Power supply will also drive your selection of media converter. You could have:
- 24VDC (e.g., industrial process control applications)
- 48VDC (e.g., electrical substations)
- 125VDC (e.g., electrical substations)
- 24VAC (e.g., building controls)
One question to ask yourself is, do you want your power supply to be built-in to the media converter hardware, or do you want it to be external? The answer will make a big difference in terms of wire management and panel organization. Typically, if you’re dealing with 48VDC and 125VDC, it will be an internal power supply. 24VDC, 120VAC, and 24AC typically have an external power supply.
As far as mounting options go, you can either panel mount or rackmount. Typical industrial applications call for a panel mounted media converter. However, if you’d like to match it with your rack mounted servers, be aware that not all fiber media converters support rack mount.
Only a select few vendors offer a rack mount chassis with a built-in power supply. GarrettCom and Moxa are two that come to mind who offer modular media converters that plug into a chassis.
If you’re dealing with a rackmount configuration, it’s easy to get a switch or router already rack mountable. Adding fiber optic is as easy as buying an SFP module. In addition to copper ports, you’ll also have one or two SFP-Small Formfactor Plugable (or the older version GBIC- Gigabit Interface Converter) modules. They essentially have fiber optic within them and allow you to save some space and consolidate your conversion to within a switch.
Hopefully these basic considerations when selecting a fiber optic media converter help!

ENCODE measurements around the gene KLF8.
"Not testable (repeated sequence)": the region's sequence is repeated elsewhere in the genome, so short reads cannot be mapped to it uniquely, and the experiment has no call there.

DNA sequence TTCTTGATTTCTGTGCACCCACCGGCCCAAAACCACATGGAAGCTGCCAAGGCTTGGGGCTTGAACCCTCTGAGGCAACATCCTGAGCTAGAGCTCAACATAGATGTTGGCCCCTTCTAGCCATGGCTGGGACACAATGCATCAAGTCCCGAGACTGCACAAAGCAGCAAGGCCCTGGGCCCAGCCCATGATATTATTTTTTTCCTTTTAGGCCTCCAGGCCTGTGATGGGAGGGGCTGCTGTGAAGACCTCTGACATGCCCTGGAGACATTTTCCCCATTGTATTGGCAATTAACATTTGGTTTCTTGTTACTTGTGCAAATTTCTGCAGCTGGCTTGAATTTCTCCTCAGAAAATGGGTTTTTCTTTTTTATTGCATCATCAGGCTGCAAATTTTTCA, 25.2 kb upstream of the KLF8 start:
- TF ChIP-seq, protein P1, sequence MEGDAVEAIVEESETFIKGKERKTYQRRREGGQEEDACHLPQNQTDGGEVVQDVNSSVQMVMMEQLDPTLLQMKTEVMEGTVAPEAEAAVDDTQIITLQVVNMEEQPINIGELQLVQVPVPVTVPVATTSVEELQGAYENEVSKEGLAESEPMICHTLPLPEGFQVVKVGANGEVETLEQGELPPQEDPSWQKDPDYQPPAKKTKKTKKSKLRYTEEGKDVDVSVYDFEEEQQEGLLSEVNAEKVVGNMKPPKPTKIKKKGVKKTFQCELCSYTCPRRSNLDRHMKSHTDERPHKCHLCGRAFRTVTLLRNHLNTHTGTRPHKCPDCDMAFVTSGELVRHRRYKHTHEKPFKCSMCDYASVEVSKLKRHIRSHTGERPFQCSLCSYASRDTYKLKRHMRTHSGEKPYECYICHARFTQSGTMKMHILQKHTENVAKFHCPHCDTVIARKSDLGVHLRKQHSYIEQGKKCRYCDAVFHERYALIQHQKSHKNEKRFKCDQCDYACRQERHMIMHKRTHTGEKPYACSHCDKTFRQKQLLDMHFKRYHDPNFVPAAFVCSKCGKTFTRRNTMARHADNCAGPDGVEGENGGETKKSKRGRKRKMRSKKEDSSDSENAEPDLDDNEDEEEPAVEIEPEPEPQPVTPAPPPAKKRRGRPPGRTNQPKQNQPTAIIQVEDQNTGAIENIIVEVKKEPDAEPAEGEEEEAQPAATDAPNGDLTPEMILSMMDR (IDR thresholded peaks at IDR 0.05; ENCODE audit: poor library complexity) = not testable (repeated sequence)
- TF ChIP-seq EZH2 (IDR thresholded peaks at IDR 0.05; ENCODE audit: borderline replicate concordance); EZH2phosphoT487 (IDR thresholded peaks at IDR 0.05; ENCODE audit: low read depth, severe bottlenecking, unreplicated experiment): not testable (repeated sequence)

Allan D. Evora is a leading expert in control systems integration and president of Affinity Energy with over 20 years of industry experience working in every capacity of the power automation project life cycle. With a background at Boeing Company and General Electric, Allan made the decision to establish Affinity Energy in 2002. Allan is an alumnus of Syracuse University with a B.S. in Aerospace Engineering, graduate of the NC State Energy Management program, and qualified as a Certified Measurement & Verification Professional (CMVP).
Throughout his career, Allan has demonstrated his passion for providing solutions. In 1990, he developed FIRST (Fast InfraRed Signature Technique), a preliminary design software tool used to rapidly assess rotary craft infrared signatures. In 2008, Allan was the driving force behind the development of Affinity Energy's Utilitrend; a commercially available, cloud-based utility resource trending, tracking, and reporting software.
Allan has been instrumental on large scale integration projects for utilities, universities, airports, financial institutions, medical campus utility plants, and manufacturing corporations, and has worked with SCADA systems since the early ‘90s. A passion for data acquisition, specialty networks, and custom software drives him to incorporate openness, simplicity, and integrity into every design in which he is involved.